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    @Knetic When I was younger, I accompanied the development of several "Hacks" and "Exploits", ranging from Counter Strike to MMO Emulators. The people working on those always had two things on common - they didn't want to do the thing the right way (paying for a subscription/training), and grossly overestimated their skills. One of the main devs for a famous lineage 2 server emulator couldn't explain the difference between "protected and "private" in Java Classes. I have serious doubts about anyone that touts their skills as "amazing" on this field.
    – T. Sar
    Commented Aug 25, 2017 at 19:58

Unless you wish to work for a company that is borderline on legality then this is a very good way to never be hired. You want to be hire-able to a favorable outcome for the company. Getting someone who is good at doing borderline illegal activity is probably not the best move.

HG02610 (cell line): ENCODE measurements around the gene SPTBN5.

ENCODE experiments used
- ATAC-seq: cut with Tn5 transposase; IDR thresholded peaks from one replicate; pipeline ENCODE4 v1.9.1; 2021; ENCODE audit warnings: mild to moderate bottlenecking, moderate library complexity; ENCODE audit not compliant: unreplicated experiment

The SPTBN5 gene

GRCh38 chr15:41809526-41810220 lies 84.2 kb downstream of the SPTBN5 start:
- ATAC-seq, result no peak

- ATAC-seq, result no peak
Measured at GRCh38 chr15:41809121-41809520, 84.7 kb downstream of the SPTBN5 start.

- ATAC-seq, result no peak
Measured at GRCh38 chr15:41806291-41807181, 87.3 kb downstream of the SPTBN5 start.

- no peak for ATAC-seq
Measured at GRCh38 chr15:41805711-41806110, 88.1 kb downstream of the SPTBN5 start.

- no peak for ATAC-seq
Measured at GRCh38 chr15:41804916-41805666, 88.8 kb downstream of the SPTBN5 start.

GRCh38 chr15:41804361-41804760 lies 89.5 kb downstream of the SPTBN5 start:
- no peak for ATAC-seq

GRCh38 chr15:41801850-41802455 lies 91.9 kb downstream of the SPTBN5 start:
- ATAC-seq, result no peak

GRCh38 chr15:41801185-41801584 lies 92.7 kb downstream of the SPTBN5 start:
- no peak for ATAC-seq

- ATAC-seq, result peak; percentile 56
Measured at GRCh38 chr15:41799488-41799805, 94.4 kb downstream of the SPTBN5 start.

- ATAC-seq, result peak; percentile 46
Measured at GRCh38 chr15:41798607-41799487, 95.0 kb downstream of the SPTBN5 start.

If you want to call out security skills related to the abilities this developed in you then do that, but don't publicize borderline illegal activity as a reason to be hired. Also, you want to be careful there too as if you do get prosecuted your likelihood of job security drastically goes down from there.

  • I'm enjoying all this "borderline illegal" business. Presumably here "borderline" is being used as a substitute for "not". Perhaps Kevin Mitnick should not be his background as a successful hacker when touting for work penetration testing?
    – bye
    Commented Aug 27, 2017 at 21:57
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    @DrEval Borderline is a way to say it may be prosecutable in some countries, but we are offering legal advice as this site is not made for that. Maybe there is a better way to say it, but the ethical/legal line is being ridden here which is the point.